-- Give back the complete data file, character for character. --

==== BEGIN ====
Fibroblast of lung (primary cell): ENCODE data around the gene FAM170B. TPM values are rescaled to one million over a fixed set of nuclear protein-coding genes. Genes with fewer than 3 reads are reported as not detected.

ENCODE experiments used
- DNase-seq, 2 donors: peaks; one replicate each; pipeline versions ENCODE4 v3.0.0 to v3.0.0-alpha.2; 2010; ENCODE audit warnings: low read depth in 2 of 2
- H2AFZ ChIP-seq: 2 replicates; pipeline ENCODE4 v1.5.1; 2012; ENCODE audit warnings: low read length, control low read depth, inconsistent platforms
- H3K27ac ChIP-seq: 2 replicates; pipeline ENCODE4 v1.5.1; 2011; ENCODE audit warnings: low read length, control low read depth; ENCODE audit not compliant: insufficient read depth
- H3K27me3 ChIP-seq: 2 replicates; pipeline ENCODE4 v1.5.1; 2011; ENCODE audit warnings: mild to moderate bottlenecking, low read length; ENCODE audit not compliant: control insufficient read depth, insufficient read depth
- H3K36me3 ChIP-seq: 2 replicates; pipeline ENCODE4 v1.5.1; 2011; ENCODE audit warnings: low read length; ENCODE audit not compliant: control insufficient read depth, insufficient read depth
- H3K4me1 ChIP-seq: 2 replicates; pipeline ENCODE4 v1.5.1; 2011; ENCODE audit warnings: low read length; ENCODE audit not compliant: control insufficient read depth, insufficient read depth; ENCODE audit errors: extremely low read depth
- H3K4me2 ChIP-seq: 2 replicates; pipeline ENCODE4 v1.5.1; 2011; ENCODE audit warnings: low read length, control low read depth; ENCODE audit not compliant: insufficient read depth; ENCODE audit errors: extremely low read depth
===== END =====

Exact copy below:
Fibroblast of lung (primary cell): ENCODE data around the gene FAM170B. TPM values are rescaled to one million over a fixed set of nuclear protein-coding genes. Genes with fewer than 3 reads are reported as not detected.

ENCODE experiments used
- DNase-seq, 2 donors: peaks; one replicate each; pipeline versions ENCODE4 v3.0.0 to v3.0.0-alpha.2; 2010; ENCODE audit warnings: low read depth in 2 of 2
- H2AFZ ChIP-seq: 2 replicates; pipeline ENCODE4 v1.5.1; 2012; ENCODE audit warnings: low read length, control low read depth, inconsistent platforms
- H3K27ac ChIP-seq: 2 replicates; pipeline ENCODE4 v1.5.1; 2011; ENCODE audit warnings: low read length, control low read depth; ENCODE audit not compliant: insufficient read depth
- H3K27me3 ChIP-seq: 2 replicates; pipeline ENCODE4 v1.5.1; 2011; ENCODE audit warnings: mild to moderate bottlenecking, low read length; ENCODE audit not compliant: control insufficient read depth, insufficient read depth
- H3K36me3 ChIP-seq: 2 replicates; pipeline ENCODE4 v1.5.1; 2011; ENCODE audit warnings: low read length; ENCODE audit not compliant: control insufficient read depth, insufficient read depth
- H3K4me1 ChIP-seq: 2 replicates; pipeline ENCODE4 v1.5.1; 2011; ENCODE audit warnings: low read length; ENCODE audit not compliant: control insufficient read depth, insufficient read depth; ENCODE audit errors: extremely low read depth
- H3K4me2 ChIP-seq: 2 replicates; pipeline ENCODE4 v1.5.1; 2011; ENCODE audit warnings: low read length, control low read depth; ENCODE audit not compliant: insufficient read depth; ENCODE audit errors: extremely low read depth